To conclude this section, I would say that, for most cases considered as undisputable examples of allopatric speciation, the times of separation are often much longer than the expected lifetime of the species considered. Also, since in most cases ancestor and speciating groups probably co-exist for much less time than the lifetime of species, it is not surprising that so few cases of speciation appear sympatric. But it is not because we do not see it happen that sympatric speciation does not happen. Thus, contrarily to the stance proposed by Coyne and Orr, I contend that allopatric speciation should not be considered as the default mode (C&O, p84). Rather, to prove that truly allopatric speciation has ever taken place, I advocate that one would have to demonstrate that no step of saeptation has taken place during the evolutionary process, whereby one sub-population would have become reproductively isolated from its immediate sympatric ancestor, and subsequently eliminated it.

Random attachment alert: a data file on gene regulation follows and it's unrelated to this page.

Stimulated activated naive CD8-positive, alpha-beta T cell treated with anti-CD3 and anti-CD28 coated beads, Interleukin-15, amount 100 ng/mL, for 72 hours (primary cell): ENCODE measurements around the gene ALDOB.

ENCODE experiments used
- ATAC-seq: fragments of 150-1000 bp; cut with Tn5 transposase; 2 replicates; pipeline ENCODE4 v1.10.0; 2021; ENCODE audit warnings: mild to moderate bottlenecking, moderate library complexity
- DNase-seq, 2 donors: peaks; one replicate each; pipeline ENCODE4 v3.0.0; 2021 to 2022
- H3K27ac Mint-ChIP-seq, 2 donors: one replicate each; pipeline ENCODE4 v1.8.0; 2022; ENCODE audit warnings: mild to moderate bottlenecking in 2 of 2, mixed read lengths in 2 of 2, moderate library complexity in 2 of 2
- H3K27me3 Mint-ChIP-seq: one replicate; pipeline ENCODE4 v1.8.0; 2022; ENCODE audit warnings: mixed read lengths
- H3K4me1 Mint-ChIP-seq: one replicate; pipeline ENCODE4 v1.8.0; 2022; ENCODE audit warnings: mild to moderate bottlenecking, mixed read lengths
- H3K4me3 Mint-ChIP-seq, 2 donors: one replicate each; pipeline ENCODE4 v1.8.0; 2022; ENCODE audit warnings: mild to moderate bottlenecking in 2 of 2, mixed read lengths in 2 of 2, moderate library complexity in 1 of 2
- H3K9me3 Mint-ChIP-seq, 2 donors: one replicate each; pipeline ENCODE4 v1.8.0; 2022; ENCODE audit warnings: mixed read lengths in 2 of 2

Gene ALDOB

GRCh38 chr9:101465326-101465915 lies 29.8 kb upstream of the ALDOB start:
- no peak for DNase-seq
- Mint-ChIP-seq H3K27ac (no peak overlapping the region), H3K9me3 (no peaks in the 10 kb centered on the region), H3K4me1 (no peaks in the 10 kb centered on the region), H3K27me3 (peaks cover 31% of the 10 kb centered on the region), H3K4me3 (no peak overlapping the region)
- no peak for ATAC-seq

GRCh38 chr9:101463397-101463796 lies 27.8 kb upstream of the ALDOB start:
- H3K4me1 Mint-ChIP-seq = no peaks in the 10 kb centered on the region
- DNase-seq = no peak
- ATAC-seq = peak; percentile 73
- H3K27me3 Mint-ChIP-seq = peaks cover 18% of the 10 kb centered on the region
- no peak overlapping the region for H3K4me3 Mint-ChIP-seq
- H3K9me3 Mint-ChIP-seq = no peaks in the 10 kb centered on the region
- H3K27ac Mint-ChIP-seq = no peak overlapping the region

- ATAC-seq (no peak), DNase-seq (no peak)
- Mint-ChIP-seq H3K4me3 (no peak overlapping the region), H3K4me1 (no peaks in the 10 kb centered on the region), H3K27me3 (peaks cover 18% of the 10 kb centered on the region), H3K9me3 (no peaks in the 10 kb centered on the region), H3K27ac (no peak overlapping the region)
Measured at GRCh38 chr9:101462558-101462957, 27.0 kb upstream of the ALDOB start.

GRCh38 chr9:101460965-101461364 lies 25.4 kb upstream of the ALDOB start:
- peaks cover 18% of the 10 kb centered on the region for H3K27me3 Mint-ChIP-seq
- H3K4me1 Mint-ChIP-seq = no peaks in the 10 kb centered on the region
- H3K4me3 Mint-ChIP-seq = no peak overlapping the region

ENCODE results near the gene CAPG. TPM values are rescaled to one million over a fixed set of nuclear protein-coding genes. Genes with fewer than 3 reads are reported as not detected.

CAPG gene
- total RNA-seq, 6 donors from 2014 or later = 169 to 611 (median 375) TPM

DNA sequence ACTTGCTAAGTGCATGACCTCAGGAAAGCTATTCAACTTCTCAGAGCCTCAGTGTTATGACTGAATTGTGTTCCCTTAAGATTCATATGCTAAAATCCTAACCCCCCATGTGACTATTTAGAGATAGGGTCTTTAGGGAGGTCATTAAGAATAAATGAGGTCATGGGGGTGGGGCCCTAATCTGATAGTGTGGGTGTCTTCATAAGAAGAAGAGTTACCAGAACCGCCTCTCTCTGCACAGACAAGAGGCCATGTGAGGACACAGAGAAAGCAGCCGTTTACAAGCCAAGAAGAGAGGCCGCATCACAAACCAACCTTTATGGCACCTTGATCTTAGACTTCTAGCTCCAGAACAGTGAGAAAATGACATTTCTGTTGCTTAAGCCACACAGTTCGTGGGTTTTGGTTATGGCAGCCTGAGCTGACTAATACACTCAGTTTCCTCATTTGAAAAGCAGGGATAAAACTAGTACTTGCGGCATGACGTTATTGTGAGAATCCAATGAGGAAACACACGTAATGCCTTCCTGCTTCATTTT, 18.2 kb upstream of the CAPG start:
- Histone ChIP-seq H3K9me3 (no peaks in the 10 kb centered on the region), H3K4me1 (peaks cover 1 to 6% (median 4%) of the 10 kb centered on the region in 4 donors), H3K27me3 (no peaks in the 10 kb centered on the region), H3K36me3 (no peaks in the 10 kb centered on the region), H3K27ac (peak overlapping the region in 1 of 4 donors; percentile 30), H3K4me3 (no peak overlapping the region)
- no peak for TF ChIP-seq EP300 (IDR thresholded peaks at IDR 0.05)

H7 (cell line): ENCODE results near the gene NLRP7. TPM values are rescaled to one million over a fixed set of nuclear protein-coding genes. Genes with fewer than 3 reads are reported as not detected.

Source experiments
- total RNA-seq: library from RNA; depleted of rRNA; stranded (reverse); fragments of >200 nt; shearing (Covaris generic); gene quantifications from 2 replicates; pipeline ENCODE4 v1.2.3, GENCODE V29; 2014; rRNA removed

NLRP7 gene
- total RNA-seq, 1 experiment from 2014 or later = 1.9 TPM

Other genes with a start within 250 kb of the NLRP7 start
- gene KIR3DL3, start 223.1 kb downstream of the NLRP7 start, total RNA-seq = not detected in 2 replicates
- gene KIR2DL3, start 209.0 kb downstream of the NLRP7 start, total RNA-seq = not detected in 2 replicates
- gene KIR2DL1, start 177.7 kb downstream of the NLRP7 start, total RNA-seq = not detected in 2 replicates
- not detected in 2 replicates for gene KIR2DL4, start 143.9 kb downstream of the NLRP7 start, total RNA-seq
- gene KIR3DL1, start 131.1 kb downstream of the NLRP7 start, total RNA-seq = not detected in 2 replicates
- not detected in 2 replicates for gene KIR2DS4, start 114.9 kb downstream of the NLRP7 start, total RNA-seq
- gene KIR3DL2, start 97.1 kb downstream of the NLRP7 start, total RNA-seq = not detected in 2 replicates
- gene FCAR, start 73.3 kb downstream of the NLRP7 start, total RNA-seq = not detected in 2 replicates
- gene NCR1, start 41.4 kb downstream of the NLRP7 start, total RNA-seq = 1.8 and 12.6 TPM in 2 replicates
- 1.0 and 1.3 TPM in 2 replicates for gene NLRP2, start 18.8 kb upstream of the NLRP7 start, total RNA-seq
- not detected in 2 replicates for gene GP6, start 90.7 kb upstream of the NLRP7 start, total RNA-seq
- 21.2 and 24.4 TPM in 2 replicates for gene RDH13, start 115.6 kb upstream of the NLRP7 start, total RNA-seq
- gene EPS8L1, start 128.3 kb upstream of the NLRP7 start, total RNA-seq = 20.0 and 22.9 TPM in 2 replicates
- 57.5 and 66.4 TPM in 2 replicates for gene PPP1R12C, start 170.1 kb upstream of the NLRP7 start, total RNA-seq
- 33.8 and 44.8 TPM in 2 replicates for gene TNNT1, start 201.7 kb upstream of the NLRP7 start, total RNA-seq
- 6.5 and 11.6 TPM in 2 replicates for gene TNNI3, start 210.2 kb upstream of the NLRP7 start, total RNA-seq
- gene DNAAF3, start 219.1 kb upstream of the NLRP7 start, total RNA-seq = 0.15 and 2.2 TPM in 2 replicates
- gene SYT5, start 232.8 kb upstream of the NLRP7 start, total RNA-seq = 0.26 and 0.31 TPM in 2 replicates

IV) What relationship can be expected between the different modes of speciation, the mechanisms of reproductive isolation that are being selected for, and the diversity of the newly separated population? 5